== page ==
"We work to improve our community while sharing our skills with youth related to art and design jobs," Staley says. "The result is new public art and recreation assets for the community while students build their skill sets."
The program can also help students navigate the next level with portfolio reviews, tutoring and campus visits for scholarship opportunities.
"Since that [first] trip, I've met Robert on more site visits [and] each time he has the same, kind demeanor and asks questions that let you know he knows what it's like to run a nonprofit," Staley says. "I appreciate the empathy and truly feel like I could contact him if I were ever in a bind."
APPALACHIAN IN THE OZARKS
Burns grew up on a family farm in North Carolina, where his parents both worked for the University of North Carolina and raised beef cattle. He finds a lot of similarities between his childhood home and here. Living so close to nature and being brought up with an appreciation of the outdoors, the natural beauty of both places overlaps, he says, right on down to the rolling hills and mountains.
Although Burns' parents worked at UNC, they insisted he and his sister not attend that college and explore their other options. Robert had it narrowed down to a couple of choices when Appalachian State University awarded him a scholarship that covered most of his undergraduate expenses.
Even then, "I had a sense of what I wanted to do," he says.
Burns had several jobs with the town of Chapel Hill within the Parks and Recreation and Maintenance divisions, where he had found a mentor. The man had worked there for a long time and was working on a master's in public administration, but he took the time to talk to Robert about what he was doing, introduce him around town and show Burns what work could get done in the course of a day.
"He was formative in helping me see what the possibilities were," Burns says. "I wanted to do that kind of work, being responsive to residents."
In college, Burns earned a political science degree with a minor in sociology, spent a lot of time volunteering and took on a number of leadership roles at the university, including those in student government. Then he became one of two North Carolina students to earn a Truman Scholarship, which paid for his graduate education.
Knowing he wanted to go into local government, Burns started looking at a master's of public administration program at the University of Kansas, even though he'd never been to Kansas. In the end, that's what took him to the Midwest. He thought he'd go back East after graduation, but stuck around and worked for a suburb of Kansas City in local government.
What actually brought Burns back to his family home was a job with the county manager in Wake County, N.C., where he worked with the board of commissioners on a number of projects to bring vibrancy back to the industrial city of Georgetown.
Olathe, Kan., was Burns' first experience of being in a city that was growing exponentially fast and learning how to respond to that growth. Ferguson, Mo., was where he honed his government experience, putting programming in place like a creative homeowner loan for senior citizens and other economic development to revitalize the city. And after following a blind advertisement in the St. Louis Business Journal, Burns found his first gig in philanthropy by going to work for the national nonprofit organization once known as Neighborhood America, which focuses on housing and community development around the country. He was the regional director working from Kansas City, Mo., awarding $120 million in grants to organizations in nine states.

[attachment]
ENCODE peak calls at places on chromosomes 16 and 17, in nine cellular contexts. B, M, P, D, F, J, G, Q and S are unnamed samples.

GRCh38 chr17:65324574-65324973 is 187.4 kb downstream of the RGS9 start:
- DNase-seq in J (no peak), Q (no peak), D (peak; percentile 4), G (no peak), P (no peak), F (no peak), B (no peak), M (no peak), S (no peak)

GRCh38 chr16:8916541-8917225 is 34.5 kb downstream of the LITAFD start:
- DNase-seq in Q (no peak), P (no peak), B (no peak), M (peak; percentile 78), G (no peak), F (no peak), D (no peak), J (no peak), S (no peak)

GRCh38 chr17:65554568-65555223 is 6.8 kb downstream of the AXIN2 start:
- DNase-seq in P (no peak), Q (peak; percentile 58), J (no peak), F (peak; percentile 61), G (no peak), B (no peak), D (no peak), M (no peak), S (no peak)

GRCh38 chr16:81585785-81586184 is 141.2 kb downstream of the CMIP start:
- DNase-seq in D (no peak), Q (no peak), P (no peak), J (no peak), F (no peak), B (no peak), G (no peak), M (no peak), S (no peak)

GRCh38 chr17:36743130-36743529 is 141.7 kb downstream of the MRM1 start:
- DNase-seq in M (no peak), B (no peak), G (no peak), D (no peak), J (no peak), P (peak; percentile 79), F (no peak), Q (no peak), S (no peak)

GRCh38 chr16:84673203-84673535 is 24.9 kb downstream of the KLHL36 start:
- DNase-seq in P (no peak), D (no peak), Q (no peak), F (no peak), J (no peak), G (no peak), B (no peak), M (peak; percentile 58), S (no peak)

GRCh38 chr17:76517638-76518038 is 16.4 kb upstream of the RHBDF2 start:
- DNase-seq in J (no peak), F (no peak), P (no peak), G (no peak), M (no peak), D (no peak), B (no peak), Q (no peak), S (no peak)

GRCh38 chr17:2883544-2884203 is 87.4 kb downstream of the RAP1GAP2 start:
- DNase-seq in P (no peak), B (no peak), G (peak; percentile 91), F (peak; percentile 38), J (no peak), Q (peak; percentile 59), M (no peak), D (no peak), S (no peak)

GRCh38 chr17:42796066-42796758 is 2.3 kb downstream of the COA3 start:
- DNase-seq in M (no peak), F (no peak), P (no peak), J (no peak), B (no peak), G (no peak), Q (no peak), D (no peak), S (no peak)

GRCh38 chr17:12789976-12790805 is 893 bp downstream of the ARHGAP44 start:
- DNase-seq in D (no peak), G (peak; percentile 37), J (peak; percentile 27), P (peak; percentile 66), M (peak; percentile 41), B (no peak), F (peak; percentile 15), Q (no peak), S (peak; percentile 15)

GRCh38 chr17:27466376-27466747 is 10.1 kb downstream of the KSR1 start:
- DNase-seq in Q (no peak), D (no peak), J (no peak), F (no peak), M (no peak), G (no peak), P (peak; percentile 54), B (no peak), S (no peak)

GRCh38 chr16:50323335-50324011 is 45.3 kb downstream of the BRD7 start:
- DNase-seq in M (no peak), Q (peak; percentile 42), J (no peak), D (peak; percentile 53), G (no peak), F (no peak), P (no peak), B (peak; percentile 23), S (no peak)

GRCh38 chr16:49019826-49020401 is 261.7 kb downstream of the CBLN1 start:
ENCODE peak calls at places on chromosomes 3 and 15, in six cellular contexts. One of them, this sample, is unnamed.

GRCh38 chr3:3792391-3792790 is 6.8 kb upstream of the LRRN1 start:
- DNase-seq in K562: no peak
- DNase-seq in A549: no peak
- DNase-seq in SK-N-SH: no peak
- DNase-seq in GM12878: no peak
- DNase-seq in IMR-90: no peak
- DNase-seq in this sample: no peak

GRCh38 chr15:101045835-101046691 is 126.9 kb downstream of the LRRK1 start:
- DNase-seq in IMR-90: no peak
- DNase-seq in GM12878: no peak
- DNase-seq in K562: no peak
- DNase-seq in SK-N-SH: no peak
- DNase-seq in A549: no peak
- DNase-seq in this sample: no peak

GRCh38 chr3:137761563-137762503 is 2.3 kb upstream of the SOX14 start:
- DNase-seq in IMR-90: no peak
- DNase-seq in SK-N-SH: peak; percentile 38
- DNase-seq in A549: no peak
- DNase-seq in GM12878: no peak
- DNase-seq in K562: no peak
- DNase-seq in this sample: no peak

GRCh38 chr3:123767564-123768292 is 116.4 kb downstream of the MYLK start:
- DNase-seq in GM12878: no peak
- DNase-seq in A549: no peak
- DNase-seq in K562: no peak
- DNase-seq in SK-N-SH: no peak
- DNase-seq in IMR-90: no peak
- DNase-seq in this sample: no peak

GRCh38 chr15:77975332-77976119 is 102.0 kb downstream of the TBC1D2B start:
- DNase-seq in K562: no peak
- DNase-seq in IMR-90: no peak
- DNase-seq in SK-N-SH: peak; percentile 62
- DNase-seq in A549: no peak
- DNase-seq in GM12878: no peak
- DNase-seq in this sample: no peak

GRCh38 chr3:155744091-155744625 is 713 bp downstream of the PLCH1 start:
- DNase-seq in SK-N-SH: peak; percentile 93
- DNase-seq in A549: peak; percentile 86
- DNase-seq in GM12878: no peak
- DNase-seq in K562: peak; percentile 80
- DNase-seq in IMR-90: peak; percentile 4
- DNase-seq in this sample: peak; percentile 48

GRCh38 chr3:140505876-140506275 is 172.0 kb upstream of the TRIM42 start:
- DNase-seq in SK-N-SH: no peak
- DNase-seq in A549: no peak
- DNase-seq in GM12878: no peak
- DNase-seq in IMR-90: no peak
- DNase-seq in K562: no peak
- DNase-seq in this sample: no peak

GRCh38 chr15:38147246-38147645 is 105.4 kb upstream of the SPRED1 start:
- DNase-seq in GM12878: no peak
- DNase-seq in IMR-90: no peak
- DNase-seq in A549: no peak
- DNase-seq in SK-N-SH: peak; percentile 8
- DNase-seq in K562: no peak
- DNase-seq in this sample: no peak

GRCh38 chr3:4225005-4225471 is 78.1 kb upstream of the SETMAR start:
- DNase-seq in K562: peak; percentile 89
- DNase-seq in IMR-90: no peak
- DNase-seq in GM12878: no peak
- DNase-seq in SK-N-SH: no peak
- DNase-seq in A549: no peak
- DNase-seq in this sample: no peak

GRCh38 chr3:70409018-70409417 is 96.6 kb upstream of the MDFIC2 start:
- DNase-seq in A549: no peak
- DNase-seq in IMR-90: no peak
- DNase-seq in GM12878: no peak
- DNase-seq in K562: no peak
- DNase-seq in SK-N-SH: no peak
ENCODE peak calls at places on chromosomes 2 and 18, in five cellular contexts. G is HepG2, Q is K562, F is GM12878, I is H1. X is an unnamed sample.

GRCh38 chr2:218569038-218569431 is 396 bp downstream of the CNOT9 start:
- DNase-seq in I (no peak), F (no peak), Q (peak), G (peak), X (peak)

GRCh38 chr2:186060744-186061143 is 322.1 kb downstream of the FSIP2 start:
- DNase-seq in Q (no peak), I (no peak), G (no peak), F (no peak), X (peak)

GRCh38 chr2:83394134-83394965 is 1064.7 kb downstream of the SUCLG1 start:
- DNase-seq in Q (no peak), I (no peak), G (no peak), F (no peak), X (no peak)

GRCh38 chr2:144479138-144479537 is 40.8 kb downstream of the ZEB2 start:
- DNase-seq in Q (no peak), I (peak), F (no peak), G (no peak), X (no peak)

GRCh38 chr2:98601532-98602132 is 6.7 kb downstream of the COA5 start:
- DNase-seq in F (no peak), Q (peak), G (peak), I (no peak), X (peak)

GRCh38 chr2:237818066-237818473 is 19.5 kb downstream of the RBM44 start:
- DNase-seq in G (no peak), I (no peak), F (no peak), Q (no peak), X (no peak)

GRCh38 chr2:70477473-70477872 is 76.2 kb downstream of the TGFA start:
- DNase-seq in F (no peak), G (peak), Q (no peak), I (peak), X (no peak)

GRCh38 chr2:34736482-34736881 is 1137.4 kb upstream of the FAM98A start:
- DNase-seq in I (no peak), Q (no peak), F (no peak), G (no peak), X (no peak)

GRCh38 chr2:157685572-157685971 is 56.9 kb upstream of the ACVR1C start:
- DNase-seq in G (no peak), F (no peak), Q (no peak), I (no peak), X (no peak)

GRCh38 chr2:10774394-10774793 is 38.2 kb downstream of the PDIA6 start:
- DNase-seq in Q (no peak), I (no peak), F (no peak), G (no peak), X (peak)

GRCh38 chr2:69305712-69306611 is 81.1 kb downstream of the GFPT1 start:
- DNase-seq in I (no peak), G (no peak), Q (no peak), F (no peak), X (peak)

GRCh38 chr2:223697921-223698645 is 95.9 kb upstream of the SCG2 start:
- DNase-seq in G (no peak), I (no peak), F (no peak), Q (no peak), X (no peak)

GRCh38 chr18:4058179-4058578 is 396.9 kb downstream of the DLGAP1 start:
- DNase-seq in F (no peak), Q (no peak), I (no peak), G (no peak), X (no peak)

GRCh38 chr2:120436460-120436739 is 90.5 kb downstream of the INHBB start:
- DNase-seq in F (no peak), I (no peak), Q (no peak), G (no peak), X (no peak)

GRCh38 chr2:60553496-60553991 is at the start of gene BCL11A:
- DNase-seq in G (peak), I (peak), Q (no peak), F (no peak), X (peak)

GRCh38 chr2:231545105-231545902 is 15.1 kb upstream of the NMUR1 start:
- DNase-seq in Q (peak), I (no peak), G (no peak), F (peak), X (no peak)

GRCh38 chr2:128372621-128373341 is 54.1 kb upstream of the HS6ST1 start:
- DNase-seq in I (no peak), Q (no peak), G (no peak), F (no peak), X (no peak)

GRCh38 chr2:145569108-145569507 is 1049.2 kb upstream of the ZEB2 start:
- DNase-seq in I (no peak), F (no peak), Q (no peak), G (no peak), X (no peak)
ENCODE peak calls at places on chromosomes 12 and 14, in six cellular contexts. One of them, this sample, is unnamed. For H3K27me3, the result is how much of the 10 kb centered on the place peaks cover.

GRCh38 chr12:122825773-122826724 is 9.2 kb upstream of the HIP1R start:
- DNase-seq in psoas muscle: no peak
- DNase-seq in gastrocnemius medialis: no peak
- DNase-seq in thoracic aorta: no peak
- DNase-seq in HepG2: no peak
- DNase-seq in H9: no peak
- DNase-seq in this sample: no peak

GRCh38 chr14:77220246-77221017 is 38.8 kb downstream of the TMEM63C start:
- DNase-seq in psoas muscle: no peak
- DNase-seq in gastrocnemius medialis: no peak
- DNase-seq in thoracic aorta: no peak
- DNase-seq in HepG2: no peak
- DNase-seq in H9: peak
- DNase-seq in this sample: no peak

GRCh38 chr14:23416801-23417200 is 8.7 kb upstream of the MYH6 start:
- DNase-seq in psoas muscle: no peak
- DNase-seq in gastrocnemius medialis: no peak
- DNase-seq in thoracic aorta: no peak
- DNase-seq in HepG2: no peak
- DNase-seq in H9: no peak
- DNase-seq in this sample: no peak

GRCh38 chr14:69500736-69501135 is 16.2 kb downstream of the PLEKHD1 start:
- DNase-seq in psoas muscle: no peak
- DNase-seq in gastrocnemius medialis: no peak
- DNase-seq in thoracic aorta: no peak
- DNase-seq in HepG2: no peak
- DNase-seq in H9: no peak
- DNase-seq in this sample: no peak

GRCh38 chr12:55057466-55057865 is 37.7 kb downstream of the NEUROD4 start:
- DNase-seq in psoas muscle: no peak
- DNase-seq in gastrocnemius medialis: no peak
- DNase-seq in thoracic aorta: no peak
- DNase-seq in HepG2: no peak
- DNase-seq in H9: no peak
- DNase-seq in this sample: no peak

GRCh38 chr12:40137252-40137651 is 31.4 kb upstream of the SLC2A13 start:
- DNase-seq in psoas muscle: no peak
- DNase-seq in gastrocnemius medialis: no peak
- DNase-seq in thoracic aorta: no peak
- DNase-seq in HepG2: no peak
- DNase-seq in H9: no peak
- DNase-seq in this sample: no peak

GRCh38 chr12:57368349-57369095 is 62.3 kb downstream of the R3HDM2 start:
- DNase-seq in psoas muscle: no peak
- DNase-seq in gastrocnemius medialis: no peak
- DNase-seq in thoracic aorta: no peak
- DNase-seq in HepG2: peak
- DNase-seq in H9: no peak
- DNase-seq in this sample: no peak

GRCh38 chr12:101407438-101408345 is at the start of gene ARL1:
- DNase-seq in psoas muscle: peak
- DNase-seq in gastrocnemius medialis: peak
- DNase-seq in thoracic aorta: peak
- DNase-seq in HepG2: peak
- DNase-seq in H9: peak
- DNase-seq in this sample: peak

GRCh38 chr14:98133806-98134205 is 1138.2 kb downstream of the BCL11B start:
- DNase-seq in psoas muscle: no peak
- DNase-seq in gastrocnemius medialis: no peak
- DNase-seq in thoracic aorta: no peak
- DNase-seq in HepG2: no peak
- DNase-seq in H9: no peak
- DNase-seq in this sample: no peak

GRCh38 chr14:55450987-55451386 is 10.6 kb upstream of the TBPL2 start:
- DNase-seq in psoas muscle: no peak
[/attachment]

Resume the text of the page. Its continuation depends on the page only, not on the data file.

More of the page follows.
Once he was promoted to work from its D.C. office, Burns headed up grant making, training and consulting for all the regional offices.
"One of the greatest things was I had done work in and visited all 50 states, plus Puerto Rico and Virgin Islands and D.C.," he says. "It gave me a greater appreciation for every community, that it's in its own way unique. You don't go in knowing the solution, you learn from the residents and folks in the community."
But for all his many positions and experiences, the most formative of Robert Burns' life was Hurricane Hugo, a category four that hit South Carolina in 1989, when he was living much closer to the water than he ever had. The state hadn't had a direct hit from such a powerful storm in a long while, and Burns knew it would be big.
At that point, "I had lived on the coast all my life, (storms) make their way inland and do damage," he says. Friends offered him a place to stay, but they were still in the path. "I'll never forget the sound. It was a sleepless night. You'd hear things, then electricity was gone."
There was the peacefulness of the eye, then the chaos on the back of it.
Afterward, since Burns was working for the city at the time, he had to go in to work despite the roads being blocked by felled trees. He cut his way out, then joined in the process of helping the community come together, helping organize the volunteers and use of chainsaws and grills for those cooking up their freezers full of food for the neighborhood before the goods expired.
They had handed out hurricane preparedness packs before the storm, a first for the city, then afterward coordinated mutual aid trucks full of supplies, personnel and Federal government assistance.
"People coming together really made a difference," Burns says. "It stuck with me."
CORRECTION: Robert Burns had a job with the county manager in Wake County, N.C., where he worked with the board of commissioners on a number of projects. An earlier version of this story gave an incorrect county.